26 May Surviving in the Sandwich Generation
The Sandwich Generation, financially speaking, is in the worst shape. They have to take care of their own family—spouse, and children—while also caring for aging parents. If you belong to the Sandwich Generation, chances are you won’t get a lot of fiscal breathing space.
According to a research, 47 percent of adults—usually those in their 40s and 50s, belong to the Sandwich Generation. And this group is only getting larger. One of the reasons for this is the largely aging population. This means that people live longer now than in the previous decades. On the other hand, a lot of the millennials are moving back in with their parents. Decades ago, once a child turns 18, it is understood that he should leave home and be on his own. Economically, though, it’s getting quite hard to be independent. This is why the Sandwich Generation has become a phenomenon. They get stuck between taking care of their children and their parents.
But there are still ways to scrimp and even save some money. It is up to you to make an effort to be more practical. Here are some tips on how to save money while caring for aging parents.
Put finances on paper
It is easier to manage finances when everything is on paper. While you may have to take care of your parents for the most part—physical and financial—check if they have their own income. Ask your parents to be open about their pension. Just explain to them that you are not trying to rob them, you just want to keep tabs on the money coming in versus the money that will be going out. Your old parents may need assisted-living care and that will involve money. It is easier to budget if you have all the financial details in check.
In the case of your children, if they are already adults, give them responsibilities. They cannot be freeloaders anymore. If you think asking them to pay rent would seem unbecoming of a parent, at least ask them to pay the electricity or water bill or Internet expense, which they would be hugging anyway.
There should also be understanding on whose money is being spent on what. It is important that things are recorded and on paper just to prevent any money-related issues in the future. Now that everything is on paper, try to find ways to cut some expenses. This way, there will be something left to be placed in the savings account.
If you are in-charge of taking care of your parents but they are living in a separate home, then take care of all budgetary plans—theirs and yours. Having a budget for your parents will make it easier for them to handle day-to-day expenses. And since Sandwich Generation parents are older, they are expected to forget some tasks. So if you can, enroll their bank accounts in automatic payment systems so bills are paid on time. Late payment penalties are things you don’t need in your life.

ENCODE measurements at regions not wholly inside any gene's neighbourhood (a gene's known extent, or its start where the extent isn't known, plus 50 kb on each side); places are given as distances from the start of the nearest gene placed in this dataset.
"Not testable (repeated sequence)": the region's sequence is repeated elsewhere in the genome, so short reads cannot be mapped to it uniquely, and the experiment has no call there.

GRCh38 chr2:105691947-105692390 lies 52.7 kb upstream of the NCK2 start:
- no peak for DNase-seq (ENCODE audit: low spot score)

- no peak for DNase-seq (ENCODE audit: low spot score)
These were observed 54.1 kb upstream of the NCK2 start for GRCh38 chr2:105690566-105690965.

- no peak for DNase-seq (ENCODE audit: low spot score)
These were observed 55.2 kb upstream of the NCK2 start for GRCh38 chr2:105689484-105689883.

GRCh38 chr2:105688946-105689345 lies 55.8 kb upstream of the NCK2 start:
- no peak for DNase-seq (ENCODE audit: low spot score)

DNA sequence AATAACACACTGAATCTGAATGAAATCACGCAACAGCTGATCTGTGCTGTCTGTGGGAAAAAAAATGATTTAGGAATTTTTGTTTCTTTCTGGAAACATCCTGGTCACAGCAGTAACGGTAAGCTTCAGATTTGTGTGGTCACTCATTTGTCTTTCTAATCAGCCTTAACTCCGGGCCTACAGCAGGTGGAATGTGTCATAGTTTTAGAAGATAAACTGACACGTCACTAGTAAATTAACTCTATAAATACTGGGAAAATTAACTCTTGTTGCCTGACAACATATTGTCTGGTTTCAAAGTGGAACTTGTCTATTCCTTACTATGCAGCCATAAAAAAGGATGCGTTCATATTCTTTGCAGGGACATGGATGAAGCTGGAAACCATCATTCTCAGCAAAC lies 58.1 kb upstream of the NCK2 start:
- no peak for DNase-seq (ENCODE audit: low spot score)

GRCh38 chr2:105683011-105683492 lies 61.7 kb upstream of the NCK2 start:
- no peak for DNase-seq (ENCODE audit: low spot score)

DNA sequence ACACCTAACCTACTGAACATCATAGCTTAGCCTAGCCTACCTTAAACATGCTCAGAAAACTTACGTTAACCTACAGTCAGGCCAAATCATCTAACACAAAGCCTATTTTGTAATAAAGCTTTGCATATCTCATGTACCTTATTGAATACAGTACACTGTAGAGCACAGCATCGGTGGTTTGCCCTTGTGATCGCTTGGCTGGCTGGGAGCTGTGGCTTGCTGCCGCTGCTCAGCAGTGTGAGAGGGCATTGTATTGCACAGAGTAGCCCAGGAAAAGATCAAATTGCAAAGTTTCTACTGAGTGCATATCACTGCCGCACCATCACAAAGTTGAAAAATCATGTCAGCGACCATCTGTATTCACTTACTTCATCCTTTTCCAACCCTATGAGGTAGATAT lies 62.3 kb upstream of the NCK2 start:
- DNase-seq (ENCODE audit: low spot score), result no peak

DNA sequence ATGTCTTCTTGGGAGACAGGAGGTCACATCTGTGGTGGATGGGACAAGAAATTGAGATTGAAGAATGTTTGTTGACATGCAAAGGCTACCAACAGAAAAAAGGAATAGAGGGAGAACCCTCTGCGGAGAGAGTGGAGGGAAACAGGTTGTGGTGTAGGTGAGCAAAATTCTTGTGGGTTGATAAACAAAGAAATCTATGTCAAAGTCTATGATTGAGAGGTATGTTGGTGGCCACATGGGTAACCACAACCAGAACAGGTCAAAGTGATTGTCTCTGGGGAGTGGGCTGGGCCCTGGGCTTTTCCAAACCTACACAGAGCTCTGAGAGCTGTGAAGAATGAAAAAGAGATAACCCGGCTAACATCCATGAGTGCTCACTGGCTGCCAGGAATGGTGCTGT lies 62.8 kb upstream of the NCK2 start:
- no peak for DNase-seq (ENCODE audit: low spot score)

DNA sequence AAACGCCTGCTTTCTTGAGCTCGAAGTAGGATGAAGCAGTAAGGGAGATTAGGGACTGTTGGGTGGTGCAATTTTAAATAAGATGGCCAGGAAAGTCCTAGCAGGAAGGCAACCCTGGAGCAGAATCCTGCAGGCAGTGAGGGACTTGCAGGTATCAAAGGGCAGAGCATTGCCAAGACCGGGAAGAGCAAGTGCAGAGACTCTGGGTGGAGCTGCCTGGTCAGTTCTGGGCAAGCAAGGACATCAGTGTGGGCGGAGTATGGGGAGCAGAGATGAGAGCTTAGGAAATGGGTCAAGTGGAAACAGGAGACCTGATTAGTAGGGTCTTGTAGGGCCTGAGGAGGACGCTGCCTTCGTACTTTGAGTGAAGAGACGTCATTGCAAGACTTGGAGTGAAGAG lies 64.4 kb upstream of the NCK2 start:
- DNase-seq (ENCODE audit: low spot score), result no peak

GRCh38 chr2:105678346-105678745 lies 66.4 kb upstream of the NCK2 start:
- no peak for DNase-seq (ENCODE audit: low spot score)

If you have siblings, get them involved in taking care of your parent(s). This is not going to be a nice talk among siblings and, taking care of parents should not be a financial discussion. But you have to be practical, you have your own family to take care of also.
Don’t forget your retirement fund
While you are taking care of your children and your parents, you should also remember to take care of yourself. Part of taking care of yourself is to make sure you prepare for the future. So even if you have a lot of expenses, set aside some money for your retirement fund. If you are having a hard time as a member of the Sandwich Generation, then perhaps you can do your children a favor by making sure your future has been taken care of.
Maximize tax deductions
If you are taking care of adult children and your parents, you can enjoy some tax breaks. Get a tax adviser and have your situation assessed. A consultant can help you figure out the appropriate deductions if you are taking care of adult children as well as aging parents. You should take advantage of what the government offers, which brings us to the next government-related tip…
Apply for Medicare or Medicaid
These are two different things but both are handled by the government. Medicare is for long-term care for the elderly while Medicaid is a health assistance program for the poor. The former covers seniors 65 years old and older. The latter, though, has strict requirements since it is designed to help the poor.
Check work benefits
Some employers provide benefits that will help employees cover some expenses of aging parents. A number of companies offer elder care referrals to employees and if it is sanctioned by your employer, chances are it’s quite a reputable care service. There are also companies that offer either paid—which is the better option of course—or unpaid leave credits so that an employee can take care of an aging or sick parent.
Encourage everyone in the family to help out
If your parents are having a hard time doing chores by themselves, you might need assisted-living care. But that is quite expensive—whether you hire a caregiver or you enlist your parent(s) in a facility. So encourage everyone in the family to help your parents, especially if you have adult children living in the house with you. Your parents are family, so a family member should not begrudge having to assist another family member.
While it is a chore, one should consider that one day, they will be in such situation. You can save so much money if you round up all family members to help your aging parents.
The Sandwich Generation certainly don’t have it easy. In many cases, according to a report, taking care of aging—especially ailing—parents is more difficult than taking care of adult children. This makes sense since the children can take care of themselves except financially. So if you are in this situation, focus on how to handle finances and physical demands of having to take care of aging parents. It’s all about fiscal management.